Saturday, October 21, 2017

Fashion Down Under (Why It’s On Top)

“The assumption that Australia is a season behind is no longer relevant,” says Dion Lee,
one of several Australian designers taking the country's fashion global.

Australia is known for many things, most of them rooted in the natural world – koalas, kangaroos, kookaburras and Crocodile Dundee types strutting across the Outback when not surfing the waves of the country’s incredible beaches. Fashion has never been one.

But that perception is changing thanks to a growing number of Aussie designers turning Down Under into a top player in the global apparel industry. The past year has seen a greater number of Australian fashion brands leap from relative obscurity to international cachet, led by such trailblazers as Zimmermann. The flirty swim and ready-to-wear label has 25 boutiques across Australia and another eight internationally, including a first in London’s prestigious Mayfair district and East Hampton in Long Island. In Canada, the brand is sold through Holt Renfrew.

“We’re not trying to be like anyone else,” says Simone Zimmermann, who founded the namesake brand with her designer sister Nicky Zimmermann in Sydney in 1991. “We are always trying to be the best at what we do, and that’s made us different.”

More Aussies are set to open stand-alone stores in foreign markets in the coming months, building on Australia’s growing status as one of the most compelling and fastest growing centres of fashion innovation and creativity in the world today.

“News of Aussie designers just keeps getting louder,” observes Natasha Silva-Jelly, an Australian-born features editor at Harper’s BAZAAR in New York. “We’ve shaken off our Crocodile Dundee roots and emerged as a fashion/culture epicentre that’s home to great food, stylish people and a host of innovation.”

Over the years, several Aussie fashion brands, among them cult denim label Ksubi, and former CFDA/Vogue Fashion Fund finalist Tome, have established solid footholds in New York and Los Angeles, cities where Australian fashion is hotter than hot, coveted by celebrities like Beyoncé, Kate Hudson, Kim Kardashian, Nicki Minaj, Oprah, Taylor Swift and more.

Now comes a new crop of designers cementing Australia’s reputation as the next Paris by the sea.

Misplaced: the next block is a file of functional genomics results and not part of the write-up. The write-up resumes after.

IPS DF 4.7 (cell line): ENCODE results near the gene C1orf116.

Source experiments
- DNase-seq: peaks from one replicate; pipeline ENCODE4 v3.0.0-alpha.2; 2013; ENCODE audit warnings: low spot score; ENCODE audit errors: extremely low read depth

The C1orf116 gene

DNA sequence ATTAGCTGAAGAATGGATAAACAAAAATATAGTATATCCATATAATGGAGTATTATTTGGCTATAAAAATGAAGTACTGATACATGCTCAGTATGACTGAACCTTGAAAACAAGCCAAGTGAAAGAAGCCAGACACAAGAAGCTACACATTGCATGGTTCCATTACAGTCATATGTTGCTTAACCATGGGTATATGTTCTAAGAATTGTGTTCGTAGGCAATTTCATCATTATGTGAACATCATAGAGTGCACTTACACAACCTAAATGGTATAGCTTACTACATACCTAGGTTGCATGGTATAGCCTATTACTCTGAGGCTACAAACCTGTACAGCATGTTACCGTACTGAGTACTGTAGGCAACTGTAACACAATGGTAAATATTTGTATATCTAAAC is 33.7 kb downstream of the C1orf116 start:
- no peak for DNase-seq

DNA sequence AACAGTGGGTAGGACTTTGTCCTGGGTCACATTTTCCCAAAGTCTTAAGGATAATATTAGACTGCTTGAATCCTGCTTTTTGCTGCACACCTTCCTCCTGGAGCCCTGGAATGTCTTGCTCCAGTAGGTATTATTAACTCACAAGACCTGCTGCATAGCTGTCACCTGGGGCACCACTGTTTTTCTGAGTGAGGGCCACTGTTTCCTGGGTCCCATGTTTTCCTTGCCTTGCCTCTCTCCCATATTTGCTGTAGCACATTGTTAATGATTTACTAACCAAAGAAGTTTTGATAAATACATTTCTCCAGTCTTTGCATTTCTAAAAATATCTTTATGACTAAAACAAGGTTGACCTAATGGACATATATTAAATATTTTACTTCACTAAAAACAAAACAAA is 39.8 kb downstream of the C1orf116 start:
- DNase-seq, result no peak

They include the Australian high-end womenswear label, Manning Cartell, which in June inked a two-year distribution deal with Barneys New York for seven stores across the U.S. They include the Madison Ave. and Chelsea district flagships along with locations in Chicago, Los Angeles, Las Vegas and Philadelphia.

Also on the rise, internationally, is Australian designer Alice McCall, who created the floral-meets-fringe skirt and top which actress Jenny Slate (subject of a recent Vanity Fair profile) wore to the L.A. premiere of Despicable Me 3. The look has since topped several online red-carpet best-dressed lists.

Male fashion from Australia is similarly making waves as evidenced by the seven designers from Melbourne and Sydney who appeared in April at the Pitti Uomo menswear fair in Florence on a global platform showcasing emerging talent from around the world.

Making the case is the Australian Fashion Chamber, a government initiative, which since 2015 has been hosting fashion previews and parties for international press and buyers in hopes of wooing more North American consumers. In a short period it has produced great results.

“Australian fashion is on the rise internationally and developing rapidly,” says AFC general manager Miriam Gilroy. “There are now more Australian designers in stores in Asia, the Middle East, Europe and the U.S. than ever before. We believe the Australian export has a unique offering for consumers.”

Zimmermann founders, Simone Zimmermann and Nicky Zimmermann. (Photo: Sarah Thomas)

Ensuring Australian fashion stays in the headlines are twice-yearly fashion weeks held in Sydney, Melbourne and Brisbane that attract editors and retailers from across the globe. Added to the mix are international fashion bloggers like Alexa Chung and Chiara Ferragni, stylish young women whose influence rivals Vogue’s right now, who also have Australia on their style radars, helping to spread the word.

“The perception that Australian fashion is a season behind is no longer relevant,” says Dion Lee, whose eponymous label occupies eight boutiques across Australia and, as of a year ago, a design studio in New York’s TriBeCa neighbourhood. “I think the larger industry is welcoming the fresh perspective that Australian designers bring to their collections. Australian style is influenced by our lifestyle. There’s a real sense of effortlessness and ease.”